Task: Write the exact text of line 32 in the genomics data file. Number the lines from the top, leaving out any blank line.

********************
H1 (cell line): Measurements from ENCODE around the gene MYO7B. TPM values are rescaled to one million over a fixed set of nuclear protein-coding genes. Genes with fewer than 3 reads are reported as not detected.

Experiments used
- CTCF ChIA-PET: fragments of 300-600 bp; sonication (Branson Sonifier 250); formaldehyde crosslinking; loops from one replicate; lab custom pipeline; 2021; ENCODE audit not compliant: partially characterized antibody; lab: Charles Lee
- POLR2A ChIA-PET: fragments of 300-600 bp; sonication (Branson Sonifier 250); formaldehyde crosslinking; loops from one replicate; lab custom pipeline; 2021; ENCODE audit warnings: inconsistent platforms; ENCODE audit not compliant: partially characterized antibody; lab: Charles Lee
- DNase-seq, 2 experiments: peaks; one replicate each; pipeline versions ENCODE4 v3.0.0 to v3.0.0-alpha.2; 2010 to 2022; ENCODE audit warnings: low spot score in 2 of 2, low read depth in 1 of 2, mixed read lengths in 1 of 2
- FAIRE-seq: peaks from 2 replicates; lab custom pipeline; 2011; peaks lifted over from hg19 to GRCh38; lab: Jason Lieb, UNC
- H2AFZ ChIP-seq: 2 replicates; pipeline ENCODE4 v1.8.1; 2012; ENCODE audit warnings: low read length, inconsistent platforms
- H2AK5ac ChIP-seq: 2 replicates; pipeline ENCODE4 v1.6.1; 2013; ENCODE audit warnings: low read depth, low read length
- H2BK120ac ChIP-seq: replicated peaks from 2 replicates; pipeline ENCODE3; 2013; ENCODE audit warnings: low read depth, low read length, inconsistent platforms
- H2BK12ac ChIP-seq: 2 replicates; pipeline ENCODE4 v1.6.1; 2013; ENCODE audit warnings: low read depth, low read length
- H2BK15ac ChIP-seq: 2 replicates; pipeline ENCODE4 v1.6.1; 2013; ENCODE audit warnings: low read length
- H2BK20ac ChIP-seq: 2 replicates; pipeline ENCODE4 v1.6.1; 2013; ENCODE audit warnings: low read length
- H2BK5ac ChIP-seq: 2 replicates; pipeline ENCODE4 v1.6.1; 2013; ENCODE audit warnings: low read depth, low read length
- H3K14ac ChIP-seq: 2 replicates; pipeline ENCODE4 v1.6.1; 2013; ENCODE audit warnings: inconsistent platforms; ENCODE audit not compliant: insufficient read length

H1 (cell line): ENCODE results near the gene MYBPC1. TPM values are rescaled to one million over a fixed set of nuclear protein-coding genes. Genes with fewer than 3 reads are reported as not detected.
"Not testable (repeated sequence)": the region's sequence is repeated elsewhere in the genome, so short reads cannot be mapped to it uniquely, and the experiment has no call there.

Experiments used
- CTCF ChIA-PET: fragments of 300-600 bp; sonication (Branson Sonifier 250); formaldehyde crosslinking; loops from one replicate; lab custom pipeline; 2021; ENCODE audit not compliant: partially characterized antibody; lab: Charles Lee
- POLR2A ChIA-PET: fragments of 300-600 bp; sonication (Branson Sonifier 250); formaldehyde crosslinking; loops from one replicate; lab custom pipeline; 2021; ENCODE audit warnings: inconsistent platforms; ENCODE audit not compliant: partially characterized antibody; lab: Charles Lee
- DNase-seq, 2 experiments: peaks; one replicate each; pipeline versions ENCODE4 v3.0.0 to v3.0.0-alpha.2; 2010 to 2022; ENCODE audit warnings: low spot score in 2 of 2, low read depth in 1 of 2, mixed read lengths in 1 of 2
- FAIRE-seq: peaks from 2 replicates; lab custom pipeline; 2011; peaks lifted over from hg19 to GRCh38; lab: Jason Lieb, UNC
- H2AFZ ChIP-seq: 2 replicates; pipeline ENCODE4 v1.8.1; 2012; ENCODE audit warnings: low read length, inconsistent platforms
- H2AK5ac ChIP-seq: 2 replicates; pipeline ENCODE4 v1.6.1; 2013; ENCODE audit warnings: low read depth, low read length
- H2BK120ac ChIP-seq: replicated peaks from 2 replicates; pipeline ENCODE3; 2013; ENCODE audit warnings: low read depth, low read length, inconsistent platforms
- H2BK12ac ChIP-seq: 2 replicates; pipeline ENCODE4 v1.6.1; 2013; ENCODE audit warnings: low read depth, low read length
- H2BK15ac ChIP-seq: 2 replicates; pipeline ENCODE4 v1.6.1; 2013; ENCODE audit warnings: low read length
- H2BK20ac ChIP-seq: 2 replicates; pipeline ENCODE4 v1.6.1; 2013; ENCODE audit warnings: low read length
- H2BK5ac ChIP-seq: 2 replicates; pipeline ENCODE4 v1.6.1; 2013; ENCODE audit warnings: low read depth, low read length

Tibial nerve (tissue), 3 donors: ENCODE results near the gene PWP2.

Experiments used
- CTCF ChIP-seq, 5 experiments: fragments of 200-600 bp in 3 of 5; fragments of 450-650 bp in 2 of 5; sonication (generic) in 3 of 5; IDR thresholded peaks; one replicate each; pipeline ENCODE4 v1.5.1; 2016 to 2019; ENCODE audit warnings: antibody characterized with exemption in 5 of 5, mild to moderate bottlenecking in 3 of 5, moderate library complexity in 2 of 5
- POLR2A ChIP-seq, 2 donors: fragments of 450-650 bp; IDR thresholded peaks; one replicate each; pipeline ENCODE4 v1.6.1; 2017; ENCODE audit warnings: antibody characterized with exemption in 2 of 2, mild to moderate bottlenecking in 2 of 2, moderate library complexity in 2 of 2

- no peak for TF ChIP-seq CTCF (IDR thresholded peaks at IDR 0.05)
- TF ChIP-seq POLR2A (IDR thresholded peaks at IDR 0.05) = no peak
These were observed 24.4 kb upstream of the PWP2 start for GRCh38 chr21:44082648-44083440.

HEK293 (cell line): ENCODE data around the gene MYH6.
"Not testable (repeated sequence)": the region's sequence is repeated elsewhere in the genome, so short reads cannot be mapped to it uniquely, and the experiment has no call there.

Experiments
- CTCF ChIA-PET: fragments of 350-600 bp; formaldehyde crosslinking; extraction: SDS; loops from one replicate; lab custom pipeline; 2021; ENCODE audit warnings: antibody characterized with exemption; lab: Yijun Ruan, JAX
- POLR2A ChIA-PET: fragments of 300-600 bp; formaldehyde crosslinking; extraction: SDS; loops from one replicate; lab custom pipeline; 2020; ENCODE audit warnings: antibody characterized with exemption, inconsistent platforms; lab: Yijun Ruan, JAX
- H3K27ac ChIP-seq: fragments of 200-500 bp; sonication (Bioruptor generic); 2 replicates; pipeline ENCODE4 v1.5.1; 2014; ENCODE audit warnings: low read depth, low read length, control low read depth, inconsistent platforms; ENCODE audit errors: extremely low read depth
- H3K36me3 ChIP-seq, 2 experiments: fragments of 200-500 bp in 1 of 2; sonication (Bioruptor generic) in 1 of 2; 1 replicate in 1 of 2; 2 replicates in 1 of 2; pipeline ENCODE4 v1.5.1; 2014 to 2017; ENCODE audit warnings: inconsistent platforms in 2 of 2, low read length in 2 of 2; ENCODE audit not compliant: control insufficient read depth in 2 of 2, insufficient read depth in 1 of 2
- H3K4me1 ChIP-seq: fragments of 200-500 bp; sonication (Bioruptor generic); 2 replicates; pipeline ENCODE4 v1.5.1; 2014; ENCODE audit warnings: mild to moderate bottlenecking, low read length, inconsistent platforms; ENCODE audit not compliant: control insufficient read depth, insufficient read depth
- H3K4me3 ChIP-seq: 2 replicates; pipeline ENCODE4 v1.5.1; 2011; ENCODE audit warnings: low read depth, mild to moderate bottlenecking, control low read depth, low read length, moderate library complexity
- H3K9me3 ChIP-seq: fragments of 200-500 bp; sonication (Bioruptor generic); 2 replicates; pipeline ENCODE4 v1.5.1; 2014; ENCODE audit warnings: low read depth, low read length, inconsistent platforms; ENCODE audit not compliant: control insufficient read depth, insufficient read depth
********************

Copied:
- POLR2A ChIP-seq, 2 donors: fragments of 450-650 bp; IDR thresholded peaks; one replicate each; pipeline ENCODE4 v1.6.1; 2017; ENCODE audit warnings: antibody characterized with exemption in 2 of 2, mild to moderate bottlenecking in 2 of 2, moderate library complexity in 2 of 2